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Kidney Week

Abstract: TH-PO748

Autoimmunity and Altered Renal Function Precede the Development of Hypertension in Female Mice with Lupus

Session Information

Category: Women’s Health and Kidney Diseases

  • 2000 Women’s Health and Kidney Diseases


  • Dent, Elena L., University of Mississippi Medical Center, Jackson, Mississippi, United States
  • Ryan, Michael J., University of Mississippi Medical Center, Jackson, Mississippi, United States

Systemic lupus erythematosus (SLE) is a chronic autoimmune disease characterized by circulating autoantibodies, hypertension, and renal injury. Kidney involvement is common in SLE and renal dysfunction is evident in patients with active renal disease, yet little is known about early changes in renal function that may contribute to the pathogenesis of hypertension. We hypothesize that the loss of immunological tolerance and subsequent production of autoantibodies in SLE leads to impaired renal hemodynamic function that precedes the development hypertension.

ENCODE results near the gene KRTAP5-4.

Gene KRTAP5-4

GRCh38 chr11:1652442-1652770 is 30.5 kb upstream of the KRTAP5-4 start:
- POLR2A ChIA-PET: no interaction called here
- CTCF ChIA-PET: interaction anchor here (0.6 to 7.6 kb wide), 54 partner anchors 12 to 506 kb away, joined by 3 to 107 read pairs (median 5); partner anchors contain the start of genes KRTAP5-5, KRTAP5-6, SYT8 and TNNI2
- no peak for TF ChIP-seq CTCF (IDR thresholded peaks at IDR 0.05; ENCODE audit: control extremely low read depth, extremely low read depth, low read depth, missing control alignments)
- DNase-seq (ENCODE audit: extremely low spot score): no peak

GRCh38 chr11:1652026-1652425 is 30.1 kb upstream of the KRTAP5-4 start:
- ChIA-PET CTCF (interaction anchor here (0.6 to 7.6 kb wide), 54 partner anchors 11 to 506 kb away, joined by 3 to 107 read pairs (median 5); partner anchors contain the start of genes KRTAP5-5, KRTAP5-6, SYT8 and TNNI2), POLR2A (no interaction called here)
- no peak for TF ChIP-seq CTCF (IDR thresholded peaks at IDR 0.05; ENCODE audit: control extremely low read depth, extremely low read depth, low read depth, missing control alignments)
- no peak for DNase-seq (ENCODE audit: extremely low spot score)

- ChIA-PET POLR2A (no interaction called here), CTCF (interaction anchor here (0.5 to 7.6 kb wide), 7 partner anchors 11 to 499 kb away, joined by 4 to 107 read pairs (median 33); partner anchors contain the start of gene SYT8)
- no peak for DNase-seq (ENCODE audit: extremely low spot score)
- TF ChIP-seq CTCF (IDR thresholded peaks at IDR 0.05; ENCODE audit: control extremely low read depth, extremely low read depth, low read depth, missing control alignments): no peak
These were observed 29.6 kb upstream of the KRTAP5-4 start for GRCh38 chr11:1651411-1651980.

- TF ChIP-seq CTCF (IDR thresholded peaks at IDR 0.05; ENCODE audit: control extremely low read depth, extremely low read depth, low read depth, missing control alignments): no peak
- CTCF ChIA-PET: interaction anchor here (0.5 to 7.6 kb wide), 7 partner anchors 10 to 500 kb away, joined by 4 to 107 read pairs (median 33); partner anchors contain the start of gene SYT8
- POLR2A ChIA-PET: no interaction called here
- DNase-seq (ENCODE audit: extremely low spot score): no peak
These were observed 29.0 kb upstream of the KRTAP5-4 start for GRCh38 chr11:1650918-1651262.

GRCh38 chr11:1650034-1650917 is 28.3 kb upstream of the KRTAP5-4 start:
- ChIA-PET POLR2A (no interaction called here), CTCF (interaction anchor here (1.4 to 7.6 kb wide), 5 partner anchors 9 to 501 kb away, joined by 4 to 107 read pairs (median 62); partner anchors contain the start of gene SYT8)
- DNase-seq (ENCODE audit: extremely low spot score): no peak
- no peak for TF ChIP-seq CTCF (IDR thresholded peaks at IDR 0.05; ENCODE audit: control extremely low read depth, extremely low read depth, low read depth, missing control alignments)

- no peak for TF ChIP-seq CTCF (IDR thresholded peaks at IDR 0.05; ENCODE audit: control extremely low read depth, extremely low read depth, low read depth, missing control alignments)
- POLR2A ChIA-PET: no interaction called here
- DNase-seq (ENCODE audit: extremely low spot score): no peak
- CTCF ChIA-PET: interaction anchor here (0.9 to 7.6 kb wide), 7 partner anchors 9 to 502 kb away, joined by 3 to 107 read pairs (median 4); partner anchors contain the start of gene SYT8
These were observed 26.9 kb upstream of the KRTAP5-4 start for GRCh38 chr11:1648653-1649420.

Female NZBWF1 mice, an established experimental model of SLE, and female NZW (control) mice were instrumented with carotid artery and jugular vein catheters to determine mean arterial pressure (MAP) and glomerular filtration rate (GFR) respectively at ages 15, 20, 24, 28, 31, and 34 weeks. MAP was measured in conscious, freely-moving mice. GFR was measured by the clearance of fluorescein isothiocyanate-inulin (FITC-inulin) after achieving steady state through continuous infusion for five hours.


Circulating autoantibodies are signifcantly increased by 28 weeks of age in mice with SLE (P = 0.0135), whereas autoantibodies are unchanged in control mice (Figure 1). GFR increases at 28 weeks of age followed by a significant decline by 34 weeks of age (P = 0.0127, P = <0.0001) compared to 34 and 15 weeks of age respectively, in SLE mice. GFR is increased in control mice by 28 weeks of age (P = 0.002) and remains unchanged at other time points (Figure 2).


These data suggest that changes in renal hemodynamic function occur in female SLE mice prior to changes in MAP suggesting a mechanistic role for autoimmunity to directly impair renal hemodynamic function and promote the development of hypertension.


  • Veterans Affairs Support